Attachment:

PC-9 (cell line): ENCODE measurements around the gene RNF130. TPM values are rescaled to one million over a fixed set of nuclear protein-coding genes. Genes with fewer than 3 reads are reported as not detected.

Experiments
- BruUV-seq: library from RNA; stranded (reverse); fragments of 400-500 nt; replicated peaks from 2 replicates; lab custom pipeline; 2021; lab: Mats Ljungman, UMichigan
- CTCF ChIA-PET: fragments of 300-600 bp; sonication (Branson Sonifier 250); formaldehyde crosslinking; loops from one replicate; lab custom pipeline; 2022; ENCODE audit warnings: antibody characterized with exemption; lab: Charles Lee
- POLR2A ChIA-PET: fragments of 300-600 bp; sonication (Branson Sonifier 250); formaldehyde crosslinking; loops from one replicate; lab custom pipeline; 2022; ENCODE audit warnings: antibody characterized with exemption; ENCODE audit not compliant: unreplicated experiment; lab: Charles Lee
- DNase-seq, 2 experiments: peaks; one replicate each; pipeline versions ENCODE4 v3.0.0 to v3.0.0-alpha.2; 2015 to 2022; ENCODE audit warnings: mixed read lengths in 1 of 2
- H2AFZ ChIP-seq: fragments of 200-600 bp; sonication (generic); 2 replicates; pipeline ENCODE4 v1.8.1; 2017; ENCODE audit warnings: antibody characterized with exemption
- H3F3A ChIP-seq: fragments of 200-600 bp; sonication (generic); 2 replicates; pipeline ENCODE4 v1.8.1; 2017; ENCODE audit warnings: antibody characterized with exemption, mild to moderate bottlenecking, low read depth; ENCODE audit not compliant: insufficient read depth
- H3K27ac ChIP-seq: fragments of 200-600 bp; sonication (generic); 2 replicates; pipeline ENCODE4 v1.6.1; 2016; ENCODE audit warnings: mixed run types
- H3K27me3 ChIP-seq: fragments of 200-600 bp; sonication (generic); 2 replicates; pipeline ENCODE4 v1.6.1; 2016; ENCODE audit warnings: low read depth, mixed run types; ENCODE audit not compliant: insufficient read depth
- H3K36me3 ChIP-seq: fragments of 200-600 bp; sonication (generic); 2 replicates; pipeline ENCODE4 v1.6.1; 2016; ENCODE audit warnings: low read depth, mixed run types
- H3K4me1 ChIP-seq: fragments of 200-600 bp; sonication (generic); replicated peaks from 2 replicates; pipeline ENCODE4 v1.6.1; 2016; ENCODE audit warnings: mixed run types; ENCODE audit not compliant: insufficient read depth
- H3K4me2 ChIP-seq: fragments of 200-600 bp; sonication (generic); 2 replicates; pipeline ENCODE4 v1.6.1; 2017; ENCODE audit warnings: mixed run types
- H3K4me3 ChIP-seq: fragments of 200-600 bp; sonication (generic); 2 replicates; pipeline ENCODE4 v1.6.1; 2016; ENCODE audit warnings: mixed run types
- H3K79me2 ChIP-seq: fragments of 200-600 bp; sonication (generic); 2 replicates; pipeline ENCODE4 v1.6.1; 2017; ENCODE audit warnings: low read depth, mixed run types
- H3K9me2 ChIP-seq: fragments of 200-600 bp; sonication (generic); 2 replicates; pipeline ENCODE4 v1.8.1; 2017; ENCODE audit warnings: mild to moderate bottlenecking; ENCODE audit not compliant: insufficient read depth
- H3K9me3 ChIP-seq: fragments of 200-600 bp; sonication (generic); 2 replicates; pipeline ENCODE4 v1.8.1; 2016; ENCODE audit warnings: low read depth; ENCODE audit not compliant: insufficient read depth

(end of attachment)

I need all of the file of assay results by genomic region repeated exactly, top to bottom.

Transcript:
PC-9 (cell line): ENCODE measurements around the gene RNF130. TPM values are rescaled to one million over a fixed set of nuclear protein-coding genes. Genes with fewer than 3 reads are reported as not detected.

Experiments
- BruUV-seq: library from RNA; stranded (reverse); fragments of 400-500 nt; replicated peaks from 2 replicates; lab custom pipeline; 2021; lab: Mats Ljungman, UMichigan
- CTCF ChIA-PET: fragments of 300-600 bp; sonication (Branson Sonifier 250); formaldehyde crosslinking; loops from one replicate; lab custom pipeline; 2022; ENCODE audit warnings: antibody characterized with exemption; lab: Charles Lee
- POLR2A ChIA-PET: fragments of 300-600 bp; sonication (Branson Sonifier 250); formaldehyde crosslinking; loops from one replicate; lab custom pipeline; 2022; ENCODE audit warnings: antibody characterized with exemption; ENCODE audit not compliant: unreplicated experiment; lab: Charles Lee
- DNase-seq, 2 experiments: peaks; one replicate each; pipeline versions ENCODE4 v3.0.0 to v3.0.0-alpha.2; 2015 to 2022; ENCODE audit warnings: mixed read lengths in 1 of 2
- H2AFZ ChIP-seq: fragments of 200-600 bp; sonication (generic); 2 replicates; pipeline ENCODE4 v1.8.1; 2017; ENCODE audit warnings: antibody characterized with exemption
- H3F3A ChIP-seq: fragments of 200-600 bp; sonication (generic); 2 replicates; pipeline ENCODE4 v1.8.1; 2017; ENCODE audit warnings: antibody characterized with exemption, mild to moderate bottlenecking, low read depth; ENCODE audit not compliant: insufficient read depth
- H3K27ac ChIP-seq: fragments of 200-600 bp; sonication (generic); 2 replicates; pipeline ENCODE4 v1.6.1; 2016; ENCODE audit warnings: mixed run types
- H3K27me3 ChIP-seq: fragments of 200-600 bp; sonication (generic); 2 replicates; pipeline ENCODE4 v1.6.1; 2016; ENCODE audit warnings: low read depth, mixed run types; ENCODE audit not compliant: insufficient read depth
- H3K36me3 ChIP-seq: fragments of 200-600 bp; sonication (generic); 2 replicates; pipeline ENCODE4 v1.6.1; 2016; ENCODE audit warnings: low read depth, mixed run types
- H3K4me1 ChIP-seq: fragments of 200-600 bp; sonication (generic); replicated peaks from 2 replicates; pipeline ENCODE4 v1.6.1; 2016; ENCODE audit warnings: mixed run types; ENCODE audit not compliant: insufficient read depth
- H3K4me2 ChIP-seq: fragments of 200-600 bp; sonication (generic); 2 replicates; pipeline ENCODE4 v1.6.1; 2017; ENCODE audit warnings: mixed run types
- H3K4me3 ChIP-seq: fragments of 200-600 bp; sonication (generic); 2 replicates; pipeline ENCODE4 v1.6.1; 2016; ENCODE audit warnings: mixed run types
- H3K79me2 ChIP-seq: fragments of 200-600 bp; sonication (generic); 2 replicates; pipeline ENCODE4 v1.6.1; 2017; ENCODE audit warnings: low read depth, mixed run types
- H3K9me2 ChIP-seq: fragments of 200-600 bp; sonication (generic); 2 replicates; pipeline ENCODE4 v1.8.1; 2017; ENCODE audit warnings: mild to moderate bottlenecking; ENCODE audit not compliant: insufficient read depth
- H3K9me3 ChIP-seq: fragments of 200-600 bp; sonication (generic); 2 replicates; pipeline ENCODE4 v1.8.1; 2016; ENCODE audit warnings: low read depth; ENCODE audit not compliant: insufficient read depth